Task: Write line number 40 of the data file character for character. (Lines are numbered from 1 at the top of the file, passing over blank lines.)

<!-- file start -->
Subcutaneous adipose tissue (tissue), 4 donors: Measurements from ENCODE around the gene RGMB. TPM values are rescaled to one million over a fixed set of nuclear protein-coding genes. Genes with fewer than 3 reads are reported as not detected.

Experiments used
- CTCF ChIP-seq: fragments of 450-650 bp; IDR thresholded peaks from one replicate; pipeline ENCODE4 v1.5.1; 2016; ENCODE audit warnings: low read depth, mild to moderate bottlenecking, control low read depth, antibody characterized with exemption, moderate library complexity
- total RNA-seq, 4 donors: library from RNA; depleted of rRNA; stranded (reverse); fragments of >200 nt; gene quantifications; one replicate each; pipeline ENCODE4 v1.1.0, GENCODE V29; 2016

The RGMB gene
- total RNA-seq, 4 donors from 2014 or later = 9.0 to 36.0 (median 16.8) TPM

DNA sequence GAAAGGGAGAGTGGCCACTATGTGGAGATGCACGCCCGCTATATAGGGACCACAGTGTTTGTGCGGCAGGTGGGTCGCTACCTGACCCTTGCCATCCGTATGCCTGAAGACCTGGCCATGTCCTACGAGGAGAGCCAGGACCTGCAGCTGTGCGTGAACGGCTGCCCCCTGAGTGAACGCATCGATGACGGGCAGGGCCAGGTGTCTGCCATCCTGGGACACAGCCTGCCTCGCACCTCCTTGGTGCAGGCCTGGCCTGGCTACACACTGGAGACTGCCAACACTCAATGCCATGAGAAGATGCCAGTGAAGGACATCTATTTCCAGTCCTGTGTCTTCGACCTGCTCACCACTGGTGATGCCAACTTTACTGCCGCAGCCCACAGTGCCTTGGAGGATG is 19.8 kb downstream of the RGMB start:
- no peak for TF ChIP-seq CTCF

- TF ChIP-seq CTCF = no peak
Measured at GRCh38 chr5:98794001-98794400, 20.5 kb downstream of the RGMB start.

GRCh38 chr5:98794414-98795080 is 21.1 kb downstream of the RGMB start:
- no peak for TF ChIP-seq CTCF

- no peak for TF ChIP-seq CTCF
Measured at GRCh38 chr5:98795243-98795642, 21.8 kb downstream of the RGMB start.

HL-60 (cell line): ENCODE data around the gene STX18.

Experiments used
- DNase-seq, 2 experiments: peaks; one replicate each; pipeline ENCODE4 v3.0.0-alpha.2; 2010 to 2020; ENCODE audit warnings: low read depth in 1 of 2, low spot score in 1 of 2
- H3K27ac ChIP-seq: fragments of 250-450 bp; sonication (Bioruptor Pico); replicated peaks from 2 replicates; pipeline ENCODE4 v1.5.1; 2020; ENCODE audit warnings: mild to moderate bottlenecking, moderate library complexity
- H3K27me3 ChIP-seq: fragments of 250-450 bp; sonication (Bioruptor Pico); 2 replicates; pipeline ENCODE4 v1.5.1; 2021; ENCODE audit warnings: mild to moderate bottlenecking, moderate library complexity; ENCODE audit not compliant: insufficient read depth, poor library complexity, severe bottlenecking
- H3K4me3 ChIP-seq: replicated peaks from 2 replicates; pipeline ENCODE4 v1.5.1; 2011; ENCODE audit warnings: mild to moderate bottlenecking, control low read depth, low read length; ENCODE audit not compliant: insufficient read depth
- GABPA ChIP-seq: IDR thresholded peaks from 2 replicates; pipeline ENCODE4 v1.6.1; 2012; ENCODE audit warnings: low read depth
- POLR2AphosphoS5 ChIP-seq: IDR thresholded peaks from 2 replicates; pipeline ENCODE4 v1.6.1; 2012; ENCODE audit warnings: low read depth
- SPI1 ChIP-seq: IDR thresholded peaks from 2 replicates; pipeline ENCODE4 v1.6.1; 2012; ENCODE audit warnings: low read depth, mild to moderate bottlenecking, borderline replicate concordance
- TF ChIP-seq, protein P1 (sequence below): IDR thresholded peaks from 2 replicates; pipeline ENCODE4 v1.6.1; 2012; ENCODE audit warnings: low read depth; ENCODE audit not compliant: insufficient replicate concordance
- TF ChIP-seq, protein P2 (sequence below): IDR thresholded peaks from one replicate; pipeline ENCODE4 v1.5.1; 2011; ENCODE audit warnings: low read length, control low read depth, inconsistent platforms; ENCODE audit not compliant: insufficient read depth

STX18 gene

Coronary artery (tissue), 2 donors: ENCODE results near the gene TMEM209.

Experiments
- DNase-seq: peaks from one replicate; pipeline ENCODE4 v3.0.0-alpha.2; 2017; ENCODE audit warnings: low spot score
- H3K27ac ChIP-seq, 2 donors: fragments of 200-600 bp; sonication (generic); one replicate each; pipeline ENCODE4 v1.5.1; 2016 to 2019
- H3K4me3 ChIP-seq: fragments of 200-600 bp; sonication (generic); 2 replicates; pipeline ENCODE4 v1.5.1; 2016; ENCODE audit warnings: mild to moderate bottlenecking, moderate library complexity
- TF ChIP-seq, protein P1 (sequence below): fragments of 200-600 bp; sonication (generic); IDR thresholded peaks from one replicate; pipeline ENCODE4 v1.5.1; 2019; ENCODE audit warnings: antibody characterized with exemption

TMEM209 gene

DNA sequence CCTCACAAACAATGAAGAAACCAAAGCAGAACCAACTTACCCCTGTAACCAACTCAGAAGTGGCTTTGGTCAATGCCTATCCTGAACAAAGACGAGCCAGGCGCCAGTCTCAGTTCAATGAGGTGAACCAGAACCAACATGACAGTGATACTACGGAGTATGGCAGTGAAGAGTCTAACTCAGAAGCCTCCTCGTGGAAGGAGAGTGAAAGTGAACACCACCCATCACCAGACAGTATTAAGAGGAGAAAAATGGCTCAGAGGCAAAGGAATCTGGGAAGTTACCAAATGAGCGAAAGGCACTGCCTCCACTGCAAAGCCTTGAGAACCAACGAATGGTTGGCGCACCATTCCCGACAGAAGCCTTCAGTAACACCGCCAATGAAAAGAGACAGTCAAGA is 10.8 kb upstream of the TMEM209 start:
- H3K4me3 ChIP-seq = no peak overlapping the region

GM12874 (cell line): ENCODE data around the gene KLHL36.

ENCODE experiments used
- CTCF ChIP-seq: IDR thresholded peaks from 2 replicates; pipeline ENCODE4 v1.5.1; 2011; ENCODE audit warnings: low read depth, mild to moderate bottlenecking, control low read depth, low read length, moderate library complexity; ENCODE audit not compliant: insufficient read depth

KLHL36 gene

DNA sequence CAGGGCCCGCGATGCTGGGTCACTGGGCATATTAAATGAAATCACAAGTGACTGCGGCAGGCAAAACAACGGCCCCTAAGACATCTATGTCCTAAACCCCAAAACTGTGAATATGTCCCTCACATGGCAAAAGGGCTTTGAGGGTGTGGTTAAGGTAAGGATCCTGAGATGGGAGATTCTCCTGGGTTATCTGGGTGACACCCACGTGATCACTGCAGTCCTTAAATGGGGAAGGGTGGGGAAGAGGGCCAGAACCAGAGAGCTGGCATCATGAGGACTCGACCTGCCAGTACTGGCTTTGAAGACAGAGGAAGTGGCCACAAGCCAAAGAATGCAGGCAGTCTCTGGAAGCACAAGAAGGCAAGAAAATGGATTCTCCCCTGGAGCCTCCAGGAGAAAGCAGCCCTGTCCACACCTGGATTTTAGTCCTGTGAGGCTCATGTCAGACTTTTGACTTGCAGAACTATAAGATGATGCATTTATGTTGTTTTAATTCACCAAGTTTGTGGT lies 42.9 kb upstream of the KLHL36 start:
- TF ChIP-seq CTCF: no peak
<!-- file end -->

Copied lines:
DNA sequence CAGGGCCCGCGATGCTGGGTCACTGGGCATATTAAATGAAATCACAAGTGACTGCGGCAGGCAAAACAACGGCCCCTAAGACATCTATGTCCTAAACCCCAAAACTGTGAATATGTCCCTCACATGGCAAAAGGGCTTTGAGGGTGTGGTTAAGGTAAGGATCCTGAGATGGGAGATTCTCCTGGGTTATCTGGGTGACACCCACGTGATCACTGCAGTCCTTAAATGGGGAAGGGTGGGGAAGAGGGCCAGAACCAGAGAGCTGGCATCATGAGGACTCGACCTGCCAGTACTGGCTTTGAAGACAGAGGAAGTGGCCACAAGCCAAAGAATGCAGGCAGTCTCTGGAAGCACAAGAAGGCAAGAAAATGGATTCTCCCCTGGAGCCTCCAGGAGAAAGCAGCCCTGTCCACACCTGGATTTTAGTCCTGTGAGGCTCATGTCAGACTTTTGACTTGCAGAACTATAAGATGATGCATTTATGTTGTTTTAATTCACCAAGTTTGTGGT lies 42.9 kb upstream of the KLHL36 start: